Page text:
FDA Limits Use of Samsca (Tolvaptan) Due to Liver Injury Risk

April 30, 2013

The US Food and Drug Administration (FDA) today announced it has placed restrictions on the use of tolvaptan (Samsca, Otsuka American Pharmaceutical, Inc) because of the risk for serious and potentially fatal liver injury.

Tolvaptan, indicated for treating clinically significant hypervolemic and euvolemic hyponatremia, should be used for no longer than 30 days, and it should not be used in patients with underlying liver disease such as cirrhosis. Such patients are at increased risk for severe liver injury (potentially requiring liver transplantation) or death, according to the FDA.

Today's announcement follows a previous FDA alert released in January, warning of an increased risk for liver injury.

In addition, the FDA reminds healthcare professionals that patients suspected of having liver injury should stop receiving tolvaptan immediately. Clinicians should perform liver tests as soon as possible in patients who report fatigue, anorexia, right upper abdominal discomfort, dark urine, jaundice, or any other symptom that may suggest liver injury, the FDA said in its previous alert.

Tolvaptan received a boxed warning when it was approved that requires drug initiation and re-initiation to entail close monitoring of serum sodium in a hospital setting.

The agency based its warning on a double-blind, 3-year, placebo-controlled trial involving some 1400 patients with autosomal dominant polycystic kidney disease along with an open-label extension trial. Three patients treated with tolvaptan experienced significant increases in serum alanine aminotransferase with concomitant, clinically significant increases in serum total bilirubin. The maximum daily dose of tolvaptan in the trials — 90 mg in the morning and 30 mg in the afternoon — exceeded the maximum daily dose of 60 mg approved for hyponatremia.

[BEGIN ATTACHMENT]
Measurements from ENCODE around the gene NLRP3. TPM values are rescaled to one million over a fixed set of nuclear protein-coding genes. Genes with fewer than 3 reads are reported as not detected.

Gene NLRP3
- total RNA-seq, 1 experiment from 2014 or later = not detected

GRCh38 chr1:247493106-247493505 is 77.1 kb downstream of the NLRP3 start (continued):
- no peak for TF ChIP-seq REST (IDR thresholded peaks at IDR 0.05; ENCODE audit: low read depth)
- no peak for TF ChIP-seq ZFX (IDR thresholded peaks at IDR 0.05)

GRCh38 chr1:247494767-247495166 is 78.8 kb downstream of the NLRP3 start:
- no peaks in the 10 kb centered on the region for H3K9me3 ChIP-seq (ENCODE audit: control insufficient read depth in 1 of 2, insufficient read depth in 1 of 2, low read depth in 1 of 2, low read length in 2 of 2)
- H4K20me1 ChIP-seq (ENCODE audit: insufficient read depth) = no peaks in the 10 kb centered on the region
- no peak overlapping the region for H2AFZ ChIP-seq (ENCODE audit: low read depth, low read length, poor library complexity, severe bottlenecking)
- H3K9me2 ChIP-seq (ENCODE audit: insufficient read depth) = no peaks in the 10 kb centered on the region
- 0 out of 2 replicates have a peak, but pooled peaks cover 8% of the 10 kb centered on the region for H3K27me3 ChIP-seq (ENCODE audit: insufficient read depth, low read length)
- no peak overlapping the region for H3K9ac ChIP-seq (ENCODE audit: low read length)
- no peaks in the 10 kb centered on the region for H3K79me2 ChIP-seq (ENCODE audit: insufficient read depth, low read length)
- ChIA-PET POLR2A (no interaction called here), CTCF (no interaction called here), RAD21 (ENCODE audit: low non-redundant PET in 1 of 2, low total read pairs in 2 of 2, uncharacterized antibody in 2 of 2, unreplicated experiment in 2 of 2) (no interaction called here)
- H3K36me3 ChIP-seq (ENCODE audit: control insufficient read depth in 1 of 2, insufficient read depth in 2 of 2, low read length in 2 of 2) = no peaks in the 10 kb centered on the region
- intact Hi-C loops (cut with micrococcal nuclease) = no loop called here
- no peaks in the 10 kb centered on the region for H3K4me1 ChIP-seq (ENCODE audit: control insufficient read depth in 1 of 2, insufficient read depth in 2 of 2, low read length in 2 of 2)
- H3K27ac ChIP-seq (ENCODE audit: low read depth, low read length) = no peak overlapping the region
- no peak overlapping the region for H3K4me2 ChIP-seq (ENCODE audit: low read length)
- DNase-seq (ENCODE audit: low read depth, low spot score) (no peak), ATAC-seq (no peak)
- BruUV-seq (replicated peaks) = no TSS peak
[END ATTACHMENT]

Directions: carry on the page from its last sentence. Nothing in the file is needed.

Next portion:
Tolvaptan is a selective vasopressin V2-receptor antagonist used to treat patients with clinically significant hypervolemic and euvolemic hyponatremia (serum sodium < 125 mEq/L or less marked hyponatremia that is symptomatic and has resisted correction with fluid restriction), including patients with heart failure and the syndrome of inappropriate antidiuretic hormone.

From the drug's approval in May 2009 through February 2013, approximately 16,000 prescriptions were dispensed to 4500 patients from US outpatient retail pharmacies.

"Sales to outpatient retail pharmacies accounted for approximately 40% of tolvaptan sales; 41% was distributed to non-retail pharmacies, and 18% to mail-order/specialty pharmacies during this time," the FDA said.

More information on today's announcement is available on the FDA Web site.

To report problems with tolvaptan, contact MedWatch, the FDA's safety information and adverse event reporting program, by telephone at 1-800-FDA-1088; by fax at 1-800-FDA-0178; online at https://www.accessdata.fda.gov/scripts/medwatch/medwatch-online.htm; with postage-paid FDA form 3500, available at http://www.fda.gov/MedWatch/getforms.htm; or by mail to MedWatch, 5600 Fishers Lane, Rockville, Maryland 20852-9787.

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